The National Trust has two properties which are just inside the city, one in the west, the other in the north.
This is in the slope above the Smestow valley. It has a small wood. two ponds and a stream which are havens for wildlife. There is an entrance charge for the gardens, and a higher one to view the Victorian, imitation Tudor, house, built for the Nonconformist branch of the Mander family. The house also has lots of Pre-Raphaelite material. There is the usual National Trust tea room at the manor.
Moseley Old Hall
On a country lane outside Bushbury which has become a cul de sac since they built the M54. The property’s attraction is as the house where the future Charles II avoided capture by the Roundheads. There is a small garden and orchard in seventeenth century style. Last time I visited there were impressive peacocks – reached before the ticket desk. The hedgerows of the lane are usually a better bet for any interesting wildlife than the property itself.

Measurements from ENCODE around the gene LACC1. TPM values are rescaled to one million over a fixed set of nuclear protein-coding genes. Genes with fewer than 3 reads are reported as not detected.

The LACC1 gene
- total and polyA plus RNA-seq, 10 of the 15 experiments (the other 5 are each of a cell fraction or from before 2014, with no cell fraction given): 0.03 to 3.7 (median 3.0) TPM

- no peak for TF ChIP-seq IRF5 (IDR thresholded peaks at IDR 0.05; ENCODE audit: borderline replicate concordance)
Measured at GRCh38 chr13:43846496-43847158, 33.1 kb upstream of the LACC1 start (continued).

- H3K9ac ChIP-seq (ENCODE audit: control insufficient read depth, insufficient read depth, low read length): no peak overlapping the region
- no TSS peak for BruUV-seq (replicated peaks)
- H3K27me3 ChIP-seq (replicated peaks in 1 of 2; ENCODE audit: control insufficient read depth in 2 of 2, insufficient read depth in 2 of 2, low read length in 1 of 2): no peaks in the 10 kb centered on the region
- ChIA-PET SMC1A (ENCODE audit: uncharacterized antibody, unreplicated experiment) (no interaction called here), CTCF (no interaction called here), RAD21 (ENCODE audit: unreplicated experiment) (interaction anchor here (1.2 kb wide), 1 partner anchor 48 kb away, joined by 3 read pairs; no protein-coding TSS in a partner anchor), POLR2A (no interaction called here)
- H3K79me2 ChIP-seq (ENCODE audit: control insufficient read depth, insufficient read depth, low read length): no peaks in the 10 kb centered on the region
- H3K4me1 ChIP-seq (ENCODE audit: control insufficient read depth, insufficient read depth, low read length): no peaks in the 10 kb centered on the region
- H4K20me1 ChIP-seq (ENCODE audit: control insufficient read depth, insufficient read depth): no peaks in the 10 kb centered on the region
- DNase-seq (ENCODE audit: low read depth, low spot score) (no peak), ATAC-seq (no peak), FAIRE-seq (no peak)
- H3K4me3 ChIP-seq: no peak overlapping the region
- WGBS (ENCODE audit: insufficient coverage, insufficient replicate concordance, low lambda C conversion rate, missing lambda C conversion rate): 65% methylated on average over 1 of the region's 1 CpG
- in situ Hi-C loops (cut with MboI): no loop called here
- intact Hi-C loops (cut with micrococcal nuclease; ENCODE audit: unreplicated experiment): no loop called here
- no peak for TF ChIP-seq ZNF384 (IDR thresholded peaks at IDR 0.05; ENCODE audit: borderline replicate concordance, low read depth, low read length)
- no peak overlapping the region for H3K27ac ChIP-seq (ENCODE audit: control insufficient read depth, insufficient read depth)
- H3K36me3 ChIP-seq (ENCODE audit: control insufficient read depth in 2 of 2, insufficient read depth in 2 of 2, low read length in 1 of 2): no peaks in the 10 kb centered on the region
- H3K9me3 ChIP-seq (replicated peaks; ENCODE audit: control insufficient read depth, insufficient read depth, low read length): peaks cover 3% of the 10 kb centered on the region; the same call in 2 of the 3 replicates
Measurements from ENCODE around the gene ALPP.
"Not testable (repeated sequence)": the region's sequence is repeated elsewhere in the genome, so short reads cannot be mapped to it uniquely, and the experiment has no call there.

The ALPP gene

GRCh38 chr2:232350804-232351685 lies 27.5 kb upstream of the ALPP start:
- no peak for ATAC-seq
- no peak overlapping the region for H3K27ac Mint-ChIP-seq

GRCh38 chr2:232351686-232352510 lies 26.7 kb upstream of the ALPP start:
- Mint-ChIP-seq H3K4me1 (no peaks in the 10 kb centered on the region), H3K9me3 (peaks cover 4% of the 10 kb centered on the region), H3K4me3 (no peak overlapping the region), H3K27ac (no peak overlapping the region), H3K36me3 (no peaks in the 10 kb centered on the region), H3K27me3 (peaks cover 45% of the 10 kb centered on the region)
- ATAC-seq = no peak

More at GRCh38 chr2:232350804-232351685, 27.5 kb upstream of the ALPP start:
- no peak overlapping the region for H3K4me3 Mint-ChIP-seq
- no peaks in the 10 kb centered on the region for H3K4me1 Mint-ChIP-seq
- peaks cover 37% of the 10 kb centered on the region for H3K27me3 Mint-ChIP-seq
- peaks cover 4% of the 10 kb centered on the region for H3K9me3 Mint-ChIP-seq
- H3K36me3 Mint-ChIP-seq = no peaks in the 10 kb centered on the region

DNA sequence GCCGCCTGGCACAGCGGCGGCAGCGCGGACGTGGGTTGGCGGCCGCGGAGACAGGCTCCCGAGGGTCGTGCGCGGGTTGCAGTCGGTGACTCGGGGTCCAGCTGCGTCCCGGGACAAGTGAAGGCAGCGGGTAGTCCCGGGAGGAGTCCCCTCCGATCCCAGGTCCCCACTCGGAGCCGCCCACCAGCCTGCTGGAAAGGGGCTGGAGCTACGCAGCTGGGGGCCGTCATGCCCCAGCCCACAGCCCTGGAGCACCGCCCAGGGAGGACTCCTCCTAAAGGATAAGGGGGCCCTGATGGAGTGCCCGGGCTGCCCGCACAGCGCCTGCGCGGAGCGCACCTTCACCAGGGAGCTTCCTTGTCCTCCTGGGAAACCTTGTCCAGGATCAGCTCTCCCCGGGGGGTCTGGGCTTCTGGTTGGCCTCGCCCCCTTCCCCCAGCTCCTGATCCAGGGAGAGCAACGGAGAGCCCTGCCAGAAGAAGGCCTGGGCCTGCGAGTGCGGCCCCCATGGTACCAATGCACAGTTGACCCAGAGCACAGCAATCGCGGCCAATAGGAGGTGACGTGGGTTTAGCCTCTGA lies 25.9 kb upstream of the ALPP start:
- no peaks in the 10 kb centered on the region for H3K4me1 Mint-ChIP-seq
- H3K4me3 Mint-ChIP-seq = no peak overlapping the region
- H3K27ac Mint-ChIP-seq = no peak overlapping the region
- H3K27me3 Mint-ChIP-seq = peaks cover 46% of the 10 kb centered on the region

Anyone wanting to do the King Charles trail might have better nature watching at Boscobel House, near Bishops Wood – English Heritage rather than the National Trust. While you are there, head down the quiet lane for a mile or so to the ruins of Whiteladies Priory (English Heritage again). This site is down a short, unsurfaced track with free access at any time. The National Trust occasionally has open days with free entrance to their sites. Advanced booking may be needed. These open days normally seem to come at interesting times of year for looking at flora and fauna.